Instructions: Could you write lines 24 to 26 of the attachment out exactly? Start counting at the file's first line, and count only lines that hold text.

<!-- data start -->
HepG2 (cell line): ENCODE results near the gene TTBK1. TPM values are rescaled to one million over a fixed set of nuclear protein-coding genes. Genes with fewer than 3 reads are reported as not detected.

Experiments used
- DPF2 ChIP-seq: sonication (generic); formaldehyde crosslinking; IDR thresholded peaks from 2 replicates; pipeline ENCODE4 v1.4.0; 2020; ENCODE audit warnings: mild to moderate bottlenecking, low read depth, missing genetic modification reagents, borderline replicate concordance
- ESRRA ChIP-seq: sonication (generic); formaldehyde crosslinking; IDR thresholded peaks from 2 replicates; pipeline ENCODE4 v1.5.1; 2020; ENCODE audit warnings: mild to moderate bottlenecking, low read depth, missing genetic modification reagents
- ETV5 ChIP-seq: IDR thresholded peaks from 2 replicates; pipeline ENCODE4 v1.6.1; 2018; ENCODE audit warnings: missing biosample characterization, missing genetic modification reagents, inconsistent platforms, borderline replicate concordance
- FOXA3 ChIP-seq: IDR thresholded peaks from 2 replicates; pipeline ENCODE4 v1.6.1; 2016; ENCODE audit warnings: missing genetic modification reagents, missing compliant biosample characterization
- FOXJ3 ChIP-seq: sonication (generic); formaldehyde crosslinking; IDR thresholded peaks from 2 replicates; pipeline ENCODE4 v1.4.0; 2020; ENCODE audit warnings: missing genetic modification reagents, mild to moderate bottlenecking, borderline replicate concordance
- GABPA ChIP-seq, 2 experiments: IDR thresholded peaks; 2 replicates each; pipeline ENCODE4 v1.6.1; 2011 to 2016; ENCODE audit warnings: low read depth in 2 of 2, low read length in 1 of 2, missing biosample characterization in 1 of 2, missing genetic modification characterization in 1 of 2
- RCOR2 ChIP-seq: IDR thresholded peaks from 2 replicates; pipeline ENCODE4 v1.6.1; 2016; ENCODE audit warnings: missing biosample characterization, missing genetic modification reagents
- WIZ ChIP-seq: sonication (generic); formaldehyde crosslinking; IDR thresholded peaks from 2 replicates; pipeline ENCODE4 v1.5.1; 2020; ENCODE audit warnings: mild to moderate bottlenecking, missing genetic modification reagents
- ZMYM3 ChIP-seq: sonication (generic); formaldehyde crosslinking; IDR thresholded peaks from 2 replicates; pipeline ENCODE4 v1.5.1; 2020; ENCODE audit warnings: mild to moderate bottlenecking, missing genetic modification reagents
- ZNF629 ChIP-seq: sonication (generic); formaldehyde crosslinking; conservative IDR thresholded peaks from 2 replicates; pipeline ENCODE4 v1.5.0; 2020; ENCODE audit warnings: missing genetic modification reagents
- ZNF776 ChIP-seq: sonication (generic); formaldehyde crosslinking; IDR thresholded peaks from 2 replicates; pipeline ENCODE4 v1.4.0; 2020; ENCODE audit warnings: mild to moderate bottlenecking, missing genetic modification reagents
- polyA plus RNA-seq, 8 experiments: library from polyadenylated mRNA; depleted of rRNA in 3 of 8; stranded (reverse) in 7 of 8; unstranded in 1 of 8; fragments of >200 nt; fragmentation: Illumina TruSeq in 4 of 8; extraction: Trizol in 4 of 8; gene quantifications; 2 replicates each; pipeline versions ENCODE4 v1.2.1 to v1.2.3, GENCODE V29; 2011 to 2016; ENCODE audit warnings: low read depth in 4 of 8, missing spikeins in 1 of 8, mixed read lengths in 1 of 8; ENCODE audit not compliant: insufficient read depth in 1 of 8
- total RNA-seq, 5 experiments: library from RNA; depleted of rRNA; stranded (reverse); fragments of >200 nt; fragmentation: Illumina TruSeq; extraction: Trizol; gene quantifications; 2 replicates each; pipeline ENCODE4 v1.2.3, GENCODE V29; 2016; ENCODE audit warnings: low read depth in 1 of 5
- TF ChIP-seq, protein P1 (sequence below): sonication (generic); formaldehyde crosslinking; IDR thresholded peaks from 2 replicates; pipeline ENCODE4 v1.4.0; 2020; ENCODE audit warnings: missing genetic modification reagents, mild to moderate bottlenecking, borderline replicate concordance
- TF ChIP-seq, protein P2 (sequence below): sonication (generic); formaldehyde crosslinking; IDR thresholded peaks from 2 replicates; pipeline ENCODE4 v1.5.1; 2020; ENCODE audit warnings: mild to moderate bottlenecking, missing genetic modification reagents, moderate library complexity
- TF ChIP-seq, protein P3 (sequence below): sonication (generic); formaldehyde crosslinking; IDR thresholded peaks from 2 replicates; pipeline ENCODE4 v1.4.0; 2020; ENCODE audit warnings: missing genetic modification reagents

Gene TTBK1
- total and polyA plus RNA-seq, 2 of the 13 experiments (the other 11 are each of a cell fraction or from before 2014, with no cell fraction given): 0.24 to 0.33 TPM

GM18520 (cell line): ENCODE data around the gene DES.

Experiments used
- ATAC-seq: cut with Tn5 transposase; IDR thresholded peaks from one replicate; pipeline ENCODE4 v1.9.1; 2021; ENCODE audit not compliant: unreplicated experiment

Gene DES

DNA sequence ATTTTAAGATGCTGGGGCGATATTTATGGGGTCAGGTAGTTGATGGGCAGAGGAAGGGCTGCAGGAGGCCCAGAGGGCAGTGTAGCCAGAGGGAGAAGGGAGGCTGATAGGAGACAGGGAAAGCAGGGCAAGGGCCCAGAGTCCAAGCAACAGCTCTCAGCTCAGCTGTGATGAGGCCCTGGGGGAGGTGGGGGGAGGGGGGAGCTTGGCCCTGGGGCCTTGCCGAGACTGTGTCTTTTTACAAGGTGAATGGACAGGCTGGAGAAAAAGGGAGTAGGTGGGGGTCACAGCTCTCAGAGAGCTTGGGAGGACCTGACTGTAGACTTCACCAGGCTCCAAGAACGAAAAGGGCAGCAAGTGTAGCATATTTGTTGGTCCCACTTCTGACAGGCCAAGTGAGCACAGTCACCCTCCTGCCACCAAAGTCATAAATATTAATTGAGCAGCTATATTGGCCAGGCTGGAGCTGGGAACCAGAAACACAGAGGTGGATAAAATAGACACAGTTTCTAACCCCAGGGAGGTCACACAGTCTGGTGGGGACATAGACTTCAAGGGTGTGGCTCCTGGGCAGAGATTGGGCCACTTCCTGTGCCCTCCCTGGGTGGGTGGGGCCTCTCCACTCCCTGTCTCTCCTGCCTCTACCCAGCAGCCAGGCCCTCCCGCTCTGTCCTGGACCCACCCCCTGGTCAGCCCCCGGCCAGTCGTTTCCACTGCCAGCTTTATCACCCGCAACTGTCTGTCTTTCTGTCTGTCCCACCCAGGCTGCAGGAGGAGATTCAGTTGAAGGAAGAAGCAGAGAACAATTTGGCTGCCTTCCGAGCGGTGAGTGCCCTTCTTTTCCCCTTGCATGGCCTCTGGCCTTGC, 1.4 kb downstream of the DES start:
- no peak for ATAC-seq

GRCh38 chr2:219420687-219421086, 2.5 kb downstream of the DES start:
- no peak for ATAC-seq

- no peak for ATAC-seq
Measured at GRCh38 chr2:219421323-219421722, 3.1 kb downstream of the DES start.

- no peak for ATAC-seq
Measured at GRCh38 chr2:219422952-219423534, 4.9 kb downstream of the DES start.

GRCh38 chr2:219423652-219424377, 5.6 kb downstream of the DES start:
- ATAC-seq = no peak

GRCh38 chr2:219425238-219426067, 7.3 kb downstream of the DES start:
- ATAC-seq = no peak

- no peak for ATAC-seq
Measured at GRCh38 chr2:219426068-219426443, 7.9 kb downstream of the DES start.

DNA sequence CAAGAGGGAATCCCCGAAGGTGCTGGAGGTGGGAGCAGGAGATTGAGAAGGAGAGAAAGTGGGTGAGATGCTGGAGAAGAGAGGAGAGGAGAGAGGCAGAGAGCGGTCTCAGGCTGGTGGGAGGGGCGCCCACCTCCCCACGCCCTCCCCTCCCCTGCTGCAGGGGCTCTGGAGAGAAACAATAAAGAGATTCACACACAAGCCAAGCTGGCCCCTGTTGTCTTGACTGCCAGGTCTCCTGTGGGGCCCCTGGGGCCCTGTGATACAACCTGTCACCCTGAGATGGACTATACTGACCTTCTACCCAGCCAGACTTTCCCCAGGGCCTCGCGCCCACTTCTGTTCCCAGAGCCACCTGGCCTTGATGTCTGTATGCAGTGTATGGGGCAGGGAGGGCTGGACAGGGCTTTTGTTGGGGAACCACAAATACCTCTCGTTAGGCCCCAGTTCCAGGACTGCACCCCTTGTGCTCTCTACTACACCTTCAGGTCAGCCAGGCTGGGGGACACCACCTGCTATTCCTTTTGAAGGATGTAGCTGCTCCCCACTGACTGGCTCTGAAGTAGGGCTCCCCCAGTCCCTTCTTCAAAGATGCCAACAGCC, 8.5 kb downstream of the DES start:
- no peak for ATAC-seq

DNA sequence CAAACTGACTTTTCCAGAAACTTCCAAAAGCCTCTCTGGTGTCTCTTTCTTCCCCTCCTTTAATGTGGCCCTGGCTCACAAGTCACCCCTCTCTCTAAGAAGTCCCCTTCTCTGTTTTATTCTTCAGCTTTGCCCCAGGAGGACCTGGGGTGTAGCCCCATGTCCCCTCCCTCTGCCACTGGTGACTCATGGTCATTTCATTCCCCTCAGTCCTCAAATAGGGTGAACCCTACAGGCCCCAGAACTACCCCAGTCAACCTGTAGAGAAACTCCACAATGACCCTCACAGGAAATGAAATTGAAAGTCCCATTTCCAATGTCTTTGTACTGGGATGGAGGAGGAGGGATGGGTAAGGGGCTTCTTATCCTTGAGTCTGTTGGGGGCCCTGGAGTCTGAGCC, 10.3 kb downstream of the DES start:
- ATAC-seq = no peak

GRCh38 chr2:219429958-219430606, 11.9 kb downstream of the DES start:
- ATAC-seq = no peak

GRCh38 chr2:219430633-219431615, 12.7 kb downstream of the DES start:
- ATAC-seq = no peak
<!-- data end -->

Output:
Gene DES

DNA sequence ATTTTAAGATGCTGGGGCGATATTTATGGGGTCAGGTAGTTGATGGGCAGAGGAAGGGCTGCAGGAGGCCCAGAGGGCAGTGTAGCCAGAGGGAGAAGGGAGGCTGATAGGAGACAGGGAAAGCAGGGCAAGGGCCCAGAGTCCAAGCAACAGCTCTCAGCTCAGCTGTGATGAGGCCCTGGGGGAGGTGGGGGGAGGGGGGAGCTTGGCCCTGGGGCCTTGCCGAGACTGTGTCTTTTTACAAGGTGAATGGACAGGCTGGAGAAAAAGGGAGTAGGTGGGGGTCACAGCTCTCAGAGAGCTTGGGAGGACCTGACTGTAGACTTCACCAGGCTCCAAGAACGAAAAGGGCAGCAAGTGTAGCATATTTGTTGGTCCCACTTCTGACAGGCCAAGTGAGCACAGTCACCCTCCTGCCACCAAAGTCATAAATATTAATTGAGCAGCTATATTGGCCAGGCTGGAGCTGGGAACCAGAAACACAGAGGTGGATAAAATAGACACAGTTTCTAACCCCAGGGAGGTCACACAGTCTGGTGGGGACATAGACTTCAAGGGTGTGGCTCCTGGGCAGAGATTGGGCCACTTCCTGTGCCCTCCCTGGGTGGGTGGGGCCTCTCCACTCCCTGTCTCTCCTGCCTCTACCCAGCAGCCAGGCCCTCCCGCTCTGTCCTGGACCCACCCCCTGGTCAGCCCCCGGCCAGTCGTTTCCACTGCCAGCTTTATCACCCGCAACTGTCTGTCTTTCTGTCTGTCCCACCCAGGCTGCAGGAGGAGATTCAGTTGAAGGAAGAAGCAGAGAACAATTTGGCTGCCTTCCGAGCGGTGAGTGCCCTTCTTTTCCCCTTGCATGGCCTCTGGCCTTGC, 1.4 kb downstream of the DES start:
- no peak for ATAC-seq